A REWARD for information on those responsible for a spate of raptor poisonings in the Highlands has been doubled to £10,000.
An anonymous donor deeply concerned about the illegal killing of 16 birds of prey in a two-square-mile area in Ross-shire has come forward to increase the reward for information leading to a successful prosecution.
Police Scotland has confirmed that the death toll in the area currently consists of 12 red kites and four buzzards.
RSPB Scotland offered a £5,000 reward for information leading to a conviction, which has now been doubled by the anonymous donor.
Duncan Orr-Ewing, Head of Species and Land Management for RSPB Scotland, said: “This appalling incident highlights the very real threat illegal poisoning poses to fantastic species like red kites.
“The vulnerable Black Isle population in particular has been repeatedly hit by deaths due to illegal poison use.
“The Chilterns population in Southern England is nearly ten times bigger, yet both projects started at the same time in 1989 with the same number of birds released into the wild. That is a shocking indictment on behaviour of some in this part of rural Scotland.
“An anonymous donor deeply concerned at the illegal killing of the red kites has come forward to increase our reward for information leading to a prosecution to £10,000. We urge anyone with information to contact Police Scotland as soon as possible.”
The fatalities were all located in the last fortnight within a two-square-mile area of Ross-shire, south east of Conon Bridge around Conon Brae, Balvail, Leanaig and Alcaig.
One of the dead birds was a 16-year-old female first tagged in 1998. She had been breeding in the Black Isle for 14 years and had raised between 25 to 30 young – one of which, an eight-year-old female, was also among the dead.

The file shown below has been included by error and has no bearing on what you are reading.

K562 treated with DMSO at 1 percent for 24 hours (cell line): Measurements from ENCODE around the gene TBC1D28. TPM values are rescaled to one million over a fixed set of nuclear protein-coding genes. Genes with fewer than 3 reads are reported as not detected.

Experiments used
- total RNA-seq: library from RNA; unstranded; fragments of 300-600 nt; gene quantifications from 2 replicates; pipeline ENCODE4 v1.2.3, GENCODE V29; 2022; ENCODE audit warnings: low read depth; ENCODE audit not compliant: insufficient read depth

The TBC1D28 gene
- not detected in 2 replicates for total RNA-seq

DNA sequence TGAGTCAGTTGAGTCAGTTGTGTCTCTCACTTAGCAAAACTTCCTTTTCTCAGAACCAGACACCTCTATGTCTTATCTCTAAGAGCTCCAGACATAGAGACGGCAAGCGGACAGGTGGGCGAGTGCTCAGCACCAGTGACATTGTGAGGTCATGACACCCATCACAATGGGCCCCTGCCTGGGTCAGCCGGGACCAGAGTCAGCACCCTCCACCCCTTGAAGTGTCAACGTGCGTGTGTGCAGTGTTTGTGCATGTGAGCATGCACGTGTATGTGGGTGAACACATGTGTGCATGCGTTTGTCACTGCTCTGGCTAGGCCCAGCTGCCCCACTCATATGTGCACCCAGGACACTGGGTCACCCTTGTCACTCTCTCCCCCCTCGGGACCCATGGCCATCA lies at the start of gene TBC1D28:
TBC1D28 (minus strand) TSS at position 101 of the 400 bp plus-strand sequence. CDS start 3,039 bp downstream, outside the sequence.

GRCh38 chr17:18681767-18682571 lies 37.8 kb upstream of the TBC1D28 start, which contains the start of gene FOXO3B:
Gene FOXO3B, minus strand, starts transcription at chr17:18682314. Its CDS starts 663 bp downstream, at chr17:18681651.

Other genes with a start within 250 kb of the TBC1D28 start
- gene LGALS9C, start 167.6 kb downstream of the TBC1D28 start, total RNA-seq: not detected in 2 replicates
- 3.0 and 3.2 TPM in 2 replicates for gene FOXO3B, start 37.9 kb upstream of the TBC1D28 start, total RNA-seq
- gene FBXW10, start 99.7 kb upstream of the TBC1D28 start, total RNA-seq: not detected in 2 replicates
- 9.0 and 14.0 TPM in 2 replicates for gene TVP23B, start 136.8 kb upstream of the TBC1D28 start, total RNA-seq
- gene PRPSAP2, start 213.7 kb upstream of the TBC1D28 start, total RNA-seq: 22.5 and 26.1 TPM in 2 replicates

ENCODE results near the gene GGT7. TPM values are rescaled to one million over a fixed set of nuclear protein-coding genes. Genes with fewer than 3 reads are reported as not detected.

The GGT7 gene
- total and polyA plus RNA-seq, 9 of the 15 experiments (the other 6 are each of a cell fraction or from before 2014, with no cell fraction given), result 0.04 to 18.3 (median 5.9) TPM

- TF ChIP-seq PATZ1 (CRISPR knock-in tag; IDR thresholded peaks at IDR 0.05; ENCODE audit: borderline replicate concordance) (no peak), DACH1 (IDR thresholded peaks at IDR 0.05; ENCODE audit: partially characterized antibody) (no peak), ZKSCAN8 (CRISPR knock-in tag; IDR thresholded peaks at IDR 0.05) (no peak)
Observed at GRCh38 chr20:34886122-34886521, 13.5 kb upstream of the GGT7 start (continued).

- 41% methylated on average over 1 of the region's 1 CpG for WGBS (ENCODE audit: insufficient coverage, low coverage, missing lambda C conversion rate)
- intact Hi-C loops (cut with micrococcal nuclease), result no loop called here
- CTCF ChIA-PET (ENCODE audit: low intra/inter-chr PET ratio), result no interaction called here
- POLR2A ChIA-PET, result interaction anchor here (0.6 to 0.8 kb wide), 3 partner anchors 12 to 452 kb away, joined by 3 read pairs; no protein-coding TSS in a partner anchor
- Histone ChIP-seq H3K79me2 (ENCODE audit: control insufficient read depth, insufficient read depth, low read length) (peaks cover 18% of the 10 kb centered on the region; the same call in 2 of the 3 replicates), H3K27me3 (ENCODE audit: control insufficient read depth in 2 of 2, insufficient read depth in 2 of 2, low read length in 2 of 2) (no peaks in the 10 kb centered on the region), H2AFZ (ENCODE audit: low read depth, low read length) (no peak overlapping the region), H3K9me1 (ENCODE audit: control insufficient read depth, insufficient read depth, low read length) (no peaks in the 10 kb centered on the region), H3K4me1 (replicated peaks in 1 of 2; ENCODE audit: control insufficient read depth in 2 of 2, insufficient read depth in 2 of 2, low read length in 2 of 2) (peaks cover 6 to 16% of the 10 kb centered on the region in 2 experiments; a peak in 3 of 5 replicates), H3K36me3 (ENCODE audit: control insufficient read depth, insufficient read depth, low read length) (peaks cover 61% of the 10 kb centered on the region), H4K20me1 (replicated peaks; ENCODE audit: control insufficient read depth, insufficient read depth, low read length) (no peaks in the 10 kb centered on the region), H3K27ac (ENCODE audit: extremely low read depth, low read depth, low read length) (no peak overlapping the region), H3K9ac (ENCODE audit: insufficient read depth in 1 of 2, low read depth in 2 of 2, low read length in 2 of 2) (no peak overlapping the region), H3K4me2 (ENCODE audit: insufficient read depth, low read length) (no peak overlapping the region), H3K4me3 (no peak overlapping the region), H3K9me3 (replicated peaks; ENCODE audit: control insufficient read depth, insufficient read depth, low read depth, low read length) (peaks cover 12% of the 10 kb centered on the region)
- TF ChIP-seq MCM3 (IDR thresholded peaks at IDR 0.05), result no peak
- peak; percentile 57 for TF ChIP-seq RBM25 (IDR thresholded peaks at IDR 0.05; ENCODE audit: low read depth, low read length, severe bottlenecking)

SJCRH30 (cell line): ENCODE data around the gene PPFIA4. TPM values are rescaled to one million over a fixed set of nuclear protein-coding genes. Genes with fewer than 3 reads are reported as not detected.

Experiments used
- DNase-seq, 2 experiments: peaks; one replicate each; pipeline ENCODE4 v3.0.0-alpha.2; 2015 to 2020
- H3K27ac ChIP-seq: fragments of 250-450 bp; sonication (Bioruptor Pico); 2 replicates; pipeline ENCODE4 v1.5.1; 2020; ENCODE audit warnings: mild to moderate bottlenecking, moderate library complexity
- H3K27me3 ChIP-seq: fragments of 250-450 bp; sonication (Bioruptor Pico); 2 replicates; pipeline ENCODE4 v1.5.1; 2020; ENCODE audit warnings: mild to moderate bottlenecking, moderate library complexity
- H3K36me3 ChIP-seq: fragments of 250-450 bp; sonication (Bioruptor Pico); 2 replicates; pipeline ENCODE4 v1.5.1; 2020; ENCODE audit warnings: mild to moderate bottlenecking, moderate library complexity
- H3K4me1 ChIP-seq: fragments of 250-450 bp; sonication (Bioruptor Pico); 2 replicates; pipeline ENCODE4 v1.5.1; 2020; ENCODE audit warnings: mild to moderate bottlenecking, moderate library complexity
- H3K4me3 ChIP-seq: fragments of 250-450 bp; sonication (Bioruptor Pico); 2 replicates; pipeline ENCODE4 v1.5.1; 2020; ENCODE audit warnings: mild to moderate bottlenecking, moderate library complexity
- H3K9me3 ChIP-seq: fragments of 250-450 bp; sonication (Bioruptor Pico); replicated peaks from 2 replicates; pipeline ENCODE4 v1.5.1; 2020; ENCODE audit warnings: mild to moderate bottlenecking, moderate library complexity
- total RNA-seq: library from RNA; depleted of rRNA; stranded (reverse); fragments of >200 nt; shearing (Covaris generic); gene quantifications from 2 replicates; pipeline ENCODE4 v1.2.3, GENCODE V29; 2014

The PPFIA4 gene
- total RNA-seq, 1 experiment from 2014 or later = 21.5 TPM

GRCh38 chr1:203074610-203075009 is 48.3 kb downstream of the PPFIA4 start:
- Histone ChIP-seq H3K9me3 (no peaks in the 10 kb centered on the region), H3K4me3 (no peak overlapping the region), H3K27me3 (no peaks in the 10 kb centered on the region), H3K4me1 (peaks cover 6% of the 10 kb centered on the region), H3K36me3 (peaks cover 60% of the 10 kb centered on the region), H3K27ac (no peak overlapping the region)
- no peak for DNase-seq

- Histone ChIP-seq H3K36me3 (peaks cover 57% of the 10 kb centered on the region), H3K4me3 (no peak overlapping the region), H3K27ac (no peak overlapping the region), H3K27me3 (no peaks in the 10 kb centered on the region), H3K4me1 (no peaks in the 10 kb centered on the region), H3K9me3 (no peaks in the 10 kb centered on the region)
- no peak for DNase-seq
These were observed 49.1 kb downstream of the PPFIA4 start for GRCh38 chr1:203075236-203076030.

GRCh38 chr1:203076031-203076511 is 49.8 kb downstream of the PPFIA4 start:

Around 25 volunteers dedicate their free time at the Tollie Red Kite reserve near Conon Bridge, helping to feed the birds and speak to visitors.
The wildlife criminal investigation is being carried out by police in close collaboration with partner agencies, RSPB, SSPCA, Scotland’s Rural College and the Science and Advice for Scottish Agriculture (SASA).
A Police Spokesman would not confirm which toxin was involved but said it had acted quickly, indicating that the birds ingested it close to where they had died.
He added: “Partner agencies would seek to remind members of the public that if anyone finds any further dead birds or animals in the area they are asked to make a note of its location and inform the police on 101.
“Under no circumstances should anyone touch or attempt to recover any dead animal.”
The red kite became extinct in Scotland in the late 19th century, largely due to persecution, the taxidermy trade and egg collecting.
Between 1989 and 1991, 93 red kites of Swedish origin were reintroduced on the Black Isle. According to the wildlife charity, an estimated 166 red kites from that population were later illegally poisoned between 1999 and 2006.
Other reintroductions have been carried out near Stirling and in Dumfries and Galloway and Aberdeenshire.
The number of birds of prey illegally poisoned in Scotland doubled last year.
Figures from the Partnership for Action Against Wildlife Crime (Paw) Scotland showed six birds were found to have been illegally poisoned.
The numbers remain well below a peak of 30 poisoned birds recorded in 2009.